In contrast to the lively saleswoman I noticed a bespectacled young man with a much less confident demeanour, awkwardly waiting at his stand. He was there to represent the student’s work of the Bartlett, the world famous architecture school. Modestly presented were four presentation A1s of the students work, in portrait, mounted on separate pillars.

He explained the reasoning behind the exhibition and how they had allowed their untethered imaginations to follow ‘eco’ ideas to see where ever they might lead. In my opinion these ideas were masterfully realised on the presentation boards. One of the schemes was his, he talked engagingly about its concept- some kind of city under the melting snow of the Alps. I was hoping the practice of Architecture- the mundane, orthodox force of consumer need- wouldn’t smooth the edges of his invention.

Somewhere, North, South, East or West I sat down to listen to a debate on Well-being. It was an idea that was trying to become a movement and had the eloquence of a seriously developing political party. The all-encompassing aim was to make Well Being a policy, a strategy that had to be considered at the outset of any project. It managed to align itself with the predominant neo liberal thinking of our age by selling its way of life as a means to be more productive. I felt they weren’t concerned about the direction production was taking us more the manner in which we engage with it.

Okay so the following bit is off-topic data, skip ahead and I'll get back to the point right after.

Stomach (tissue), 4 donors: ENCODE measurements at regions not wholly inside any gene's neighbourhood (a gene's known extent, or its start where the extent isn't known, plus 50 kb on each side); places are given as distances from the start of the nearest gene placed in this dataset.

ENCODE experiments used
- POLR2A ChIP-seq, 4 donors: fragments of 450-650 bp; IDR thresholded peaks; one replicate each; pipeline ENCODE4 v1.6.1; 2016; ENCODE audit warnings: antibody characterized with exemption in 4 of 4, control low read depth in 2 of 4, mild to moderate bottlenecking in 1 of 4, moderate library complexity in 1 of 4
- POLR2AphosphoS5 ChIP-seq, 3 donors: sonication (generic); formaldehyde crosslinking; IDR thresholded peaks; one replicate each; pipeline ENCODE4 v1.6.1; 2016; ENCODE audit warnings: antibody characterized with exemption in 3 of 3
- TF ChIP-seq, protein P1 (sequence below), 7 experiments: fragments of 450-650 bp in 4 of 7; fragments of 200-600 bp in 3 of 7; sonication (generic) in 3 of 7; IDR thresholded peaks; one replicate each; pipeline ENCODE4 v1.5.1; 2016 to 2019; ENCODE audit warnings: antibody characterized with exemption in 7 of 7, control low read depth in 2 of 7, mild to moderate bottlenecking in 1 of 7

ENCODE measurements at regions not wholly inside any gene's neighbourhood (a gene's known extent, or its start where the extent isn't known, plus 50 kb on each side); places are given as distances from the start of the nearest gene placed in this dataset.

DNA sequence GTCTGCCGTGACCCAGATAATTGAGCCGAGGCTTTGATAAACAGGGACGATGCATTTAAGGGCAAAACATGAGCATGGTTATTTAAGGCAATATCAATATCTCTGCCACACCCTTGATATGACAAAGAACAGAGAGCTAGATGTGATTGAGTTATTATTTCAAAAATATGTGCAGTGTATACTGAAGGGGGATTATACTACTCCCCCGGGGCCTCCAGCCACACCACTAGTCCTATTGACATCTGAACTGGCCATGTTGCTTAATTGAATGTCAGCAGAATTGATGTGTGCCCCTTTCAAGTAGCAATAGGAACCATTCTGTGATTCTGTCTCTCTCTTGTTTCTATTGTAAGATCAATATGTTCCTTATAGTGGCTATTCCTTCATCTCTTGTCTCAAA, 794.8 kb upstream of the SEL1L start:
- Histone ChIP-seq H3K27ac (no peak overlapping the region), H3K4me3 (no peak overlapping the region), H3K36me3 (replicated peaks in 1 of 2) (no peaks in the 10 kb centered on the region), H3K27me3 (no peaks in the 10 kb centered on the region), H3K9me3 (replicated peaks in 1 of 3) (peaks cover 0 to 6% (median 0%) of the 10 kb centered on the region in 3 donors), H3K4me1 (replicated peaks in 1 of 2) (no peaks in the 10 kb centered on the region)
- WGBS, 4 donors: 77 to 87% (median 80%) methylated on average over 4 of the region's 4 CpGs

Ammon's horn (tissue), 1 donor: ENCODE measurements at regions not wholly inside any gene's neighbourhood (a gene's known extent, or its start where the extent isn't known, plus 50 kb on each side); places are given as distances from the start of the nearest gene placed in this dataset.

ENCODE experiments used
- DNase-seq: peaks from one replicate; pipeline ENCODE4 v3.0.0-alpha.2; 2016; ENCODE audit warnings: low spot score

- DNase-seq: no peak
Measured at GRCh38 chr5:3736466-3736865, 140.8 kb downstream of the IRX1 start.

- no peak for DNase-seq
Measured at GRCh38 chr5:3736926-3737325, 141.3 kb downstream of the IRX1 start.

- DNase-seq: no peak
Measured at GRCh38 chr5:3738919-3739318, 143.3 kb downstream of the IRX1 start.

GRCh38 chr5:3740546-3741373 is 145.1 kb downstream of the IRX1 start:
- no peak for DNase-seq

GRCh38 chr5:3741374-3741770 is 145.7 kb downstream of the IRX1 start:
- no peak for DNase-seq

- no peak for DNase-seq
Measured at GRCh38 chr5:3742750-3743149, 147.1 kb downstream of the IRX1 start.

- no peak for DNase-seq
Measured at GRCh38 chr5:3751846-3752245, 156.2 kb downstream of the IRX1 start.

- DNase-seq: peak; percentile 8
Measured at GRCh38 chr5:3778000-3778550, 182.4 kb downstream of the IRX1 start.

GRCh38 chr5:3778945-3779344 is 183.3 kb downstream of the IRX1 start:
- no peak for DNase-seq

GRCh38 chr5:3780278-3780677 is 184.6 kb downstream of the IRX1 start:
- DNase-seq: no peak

By this stage I’d been there for 9 hours but felt I’d only scratched the Eco build surface. It was time to get back on my bike and see where the infrastructure would take me.

On leaving what must be one of the largest tents in Britain I was reminded of a documentary about the Vietnam War.  According to the film the Americans were defeated by logistics. They landed with an enormous war machine, the very latest equipment, they even brought with them massive pre- fabricated buildings with Cold Rooms containing tons of shipped in meats. The victors, the Viet Cong, on the other hand moved their weapons and resources around the hilly, wooded terrain by bicycle and lived off the land.

There are some fantastic changes going on in the building trade and many committed experts searching for green solutions but when it comes to lifestyle changes it looks like we’re stuck on a road to nowhere.

Some descriptions of the urban landscape were inspired by Rupert Griffith’s ‘Re-imagining the margins: the art of the urban fringe’. Images were also taken by Rupert Griffith.